Face of the new French government

French government spokesperson Najat Vallaud-Belkacem. Photo / AP
French government spokesperson Najat Vallaud-Belkacem. Photo / AP

Thirty years ago, a 4-year-old Moroccan girl emigrated to France to join her father. Now she is the official "face" of the new French Government.

Najat Vallaud-Belkacem, 34, is the youngest member of President Francois Hollande's Cabinet. She is the Minister for Women's Affairs and will be the official spokeswoman for the Government and, therefore, the mouthpiece for "Hollandism".

The first Socialist French Government for 10 years is stuffed, some say over-stuffed, with messages and symbols. It is the first government in France, or any large democracy, to be perfectly gender-balanced - 17 men and 17 women. Hollande and his Prime Minister, Jean-Marc Ayrault, have also reached out to racial minorities, youth and the Eurosceptic wing of the French left.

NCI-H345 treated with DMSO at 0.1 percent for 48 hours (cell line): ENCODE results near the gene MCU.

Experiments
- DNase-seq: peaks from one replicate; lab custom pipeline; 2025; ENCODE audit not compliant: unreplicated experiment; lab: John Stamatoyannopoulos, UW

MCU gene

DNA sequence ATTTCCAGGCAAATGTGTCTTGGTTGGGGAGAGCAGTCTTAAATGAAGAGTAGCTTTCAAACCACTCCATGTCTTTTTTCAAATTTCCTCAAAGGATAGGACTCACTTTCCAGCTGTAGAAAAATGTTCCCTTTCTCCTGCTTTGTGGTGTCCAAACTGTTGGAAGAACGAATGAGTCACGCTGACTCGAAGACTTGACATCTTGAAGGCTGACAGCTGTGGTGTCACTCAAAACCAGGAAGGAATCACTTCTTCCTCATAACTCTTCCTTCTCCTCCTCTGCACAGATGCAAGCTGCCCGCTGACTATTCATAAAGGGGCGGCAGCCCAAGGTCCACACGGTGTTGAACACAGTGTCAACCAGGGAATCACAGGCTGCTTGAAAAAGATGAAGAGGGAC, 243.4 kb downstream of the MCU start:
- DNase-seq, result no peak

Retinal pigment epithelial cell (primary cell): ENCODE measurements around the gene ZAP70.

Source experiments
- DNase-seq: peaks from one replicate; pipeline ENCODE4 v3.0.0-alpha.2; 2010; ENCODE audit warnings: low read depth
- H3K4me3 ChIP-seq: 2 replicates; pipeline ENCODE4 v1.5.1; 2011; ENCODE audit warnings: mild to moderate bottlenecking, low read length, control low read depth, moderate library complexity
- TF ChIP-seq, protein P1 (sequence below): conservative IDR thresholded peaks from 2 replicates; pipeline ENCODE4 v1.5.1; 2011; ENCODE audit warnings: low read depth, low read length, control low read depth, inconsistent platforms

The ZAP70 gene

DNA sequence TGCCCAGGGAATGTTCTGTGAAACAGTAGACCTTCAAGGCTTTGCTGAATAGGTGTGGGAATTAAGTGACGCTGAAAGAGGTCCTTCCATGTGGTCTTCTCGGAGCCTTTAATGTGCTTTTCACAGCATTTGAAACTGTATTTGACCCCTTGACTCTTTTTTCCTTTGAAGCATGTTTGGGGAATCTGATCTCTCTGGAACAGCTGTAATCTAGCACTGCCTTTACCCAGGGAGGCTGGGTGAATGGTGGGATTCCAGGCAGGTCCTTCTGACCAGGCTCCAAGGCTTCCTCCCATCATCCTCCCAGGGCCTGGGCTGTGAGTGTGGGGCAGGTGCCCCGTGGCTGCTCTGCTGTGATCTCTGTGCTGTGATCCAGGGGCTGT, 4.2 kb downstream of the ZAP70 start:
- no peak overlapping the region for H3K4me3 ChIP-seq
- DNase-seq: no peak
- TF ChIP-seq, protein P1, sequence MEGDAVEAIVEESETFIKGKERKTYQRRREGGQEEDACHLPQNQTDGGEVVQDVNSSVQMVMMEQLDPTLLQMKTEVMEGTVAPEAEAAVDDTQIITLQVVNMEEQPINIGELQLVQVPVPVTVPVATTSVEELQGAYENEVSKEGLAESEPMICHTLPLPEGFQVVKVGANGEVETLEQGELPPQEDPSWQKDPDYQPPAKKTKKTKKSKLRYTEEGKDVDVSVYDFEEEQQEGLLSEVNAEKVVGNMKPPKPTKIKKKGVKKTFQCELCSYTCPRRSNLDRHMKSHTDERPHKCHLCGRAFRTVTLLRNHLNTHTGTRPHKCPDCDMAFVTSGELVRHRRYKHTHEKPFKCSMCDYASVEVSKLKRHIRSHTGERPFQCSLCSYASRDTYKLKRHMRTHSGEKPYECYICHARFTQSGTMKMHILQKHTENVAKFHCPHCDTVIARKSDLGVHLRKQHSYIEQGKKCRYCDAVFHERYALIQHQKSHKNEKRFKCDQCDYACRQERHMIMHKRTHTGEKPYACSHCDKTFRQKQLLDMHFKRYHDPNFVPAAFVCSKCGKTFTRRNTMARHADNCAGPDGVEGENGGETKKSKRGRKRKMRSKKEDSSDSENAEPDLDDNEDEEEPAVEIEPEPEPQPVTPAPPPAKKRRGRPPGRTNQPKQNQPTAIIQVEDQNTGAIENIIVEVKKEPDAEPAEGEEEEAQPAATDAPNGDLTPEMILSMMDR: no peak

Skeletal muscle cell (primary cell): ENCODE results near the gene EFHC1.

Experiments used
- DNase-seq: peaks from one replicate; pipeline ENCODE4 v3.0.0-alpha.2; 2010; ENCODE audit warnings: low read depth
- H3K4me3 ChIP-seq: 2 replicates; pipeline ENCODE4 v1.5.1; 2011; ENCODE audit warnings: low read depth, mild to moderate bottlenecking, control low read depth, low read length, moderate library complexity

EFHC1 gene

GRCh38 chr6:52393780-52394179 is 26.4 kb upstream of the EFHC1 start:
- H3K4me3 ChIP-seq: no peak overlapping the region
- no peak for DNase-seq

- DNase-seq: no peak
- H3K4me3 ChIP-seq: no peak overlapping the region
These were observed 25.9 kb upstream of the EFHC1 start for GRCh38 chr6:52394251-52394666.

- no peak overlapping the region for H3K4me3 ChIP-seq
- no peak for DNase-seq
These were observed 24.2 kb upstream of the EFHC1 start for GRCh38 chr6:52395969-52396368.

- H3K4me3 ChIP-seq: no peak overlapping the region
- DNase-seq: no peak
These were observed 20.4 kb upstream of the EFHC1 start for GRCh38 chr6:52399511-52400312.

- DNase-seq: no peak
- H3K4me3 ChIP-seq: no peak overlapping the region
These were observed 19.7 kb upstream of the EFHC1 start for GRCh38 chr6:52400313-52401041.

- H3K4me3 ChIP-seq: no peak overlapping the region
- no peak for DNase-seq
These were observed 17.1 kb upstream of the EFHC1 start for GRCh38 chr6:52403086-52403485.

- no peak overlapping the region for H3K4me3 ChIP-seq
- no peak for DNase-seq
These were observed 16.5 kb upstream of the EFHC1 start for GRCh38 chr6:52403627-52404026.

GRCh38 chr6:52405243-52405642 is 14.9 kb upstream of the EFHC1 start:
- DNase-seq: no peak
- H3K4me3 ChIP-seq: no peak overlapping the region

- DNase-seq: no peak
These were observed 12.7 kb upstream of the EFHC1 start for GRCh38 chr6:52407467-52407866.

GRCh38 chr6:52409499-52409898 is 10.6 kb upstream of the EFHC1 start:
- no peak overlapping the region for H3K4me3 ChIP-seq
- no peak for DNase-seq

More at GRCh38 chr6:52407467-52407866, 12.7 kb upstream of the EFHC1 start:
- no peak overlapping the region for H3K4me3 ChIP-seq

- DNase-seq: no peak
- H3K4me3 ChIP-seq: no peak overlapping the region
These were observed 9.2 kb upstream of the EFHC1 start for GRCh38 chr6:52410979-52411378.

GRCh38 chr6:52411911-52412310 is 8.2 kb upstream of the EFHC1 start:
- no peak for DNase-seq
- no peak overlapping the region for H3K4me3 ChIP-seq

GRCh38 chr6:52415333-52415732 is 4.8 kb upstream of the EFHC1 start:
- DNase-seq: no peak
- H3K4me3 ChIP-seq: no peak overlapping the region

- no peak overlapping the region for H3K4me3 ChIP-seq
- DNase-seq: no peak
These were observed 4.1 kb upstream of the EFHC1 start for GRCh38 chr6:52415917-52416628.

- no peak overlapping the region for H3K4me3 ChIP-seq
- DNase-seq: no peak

There is no message more striking than that embodied by Vallaud-Belkacem, after an election in which immigration and Islam were used as cudgels by both the far right and by the centre-right president, Nicolas Sarkozy.

Vallaud-Belkacem, beautiful, eloquent, ever-smiling, was one of the stars of the Hollande campaign. She has enjoyed a rapid rise in a political system, and a party, which is generally ill-disposed towards youthful politicians.

A married mother of twins, Vallaud-Belkacem is a "non-practising Muslim". After winning scholarships to elite colleges in her youth, she calls herself a "pure product of the [egalitarianism] of the [French] Republic". She insisted yesterday, however, that she wanted to be judged on her abilities, not on her "triple symbolism" as a young female of North African origin.


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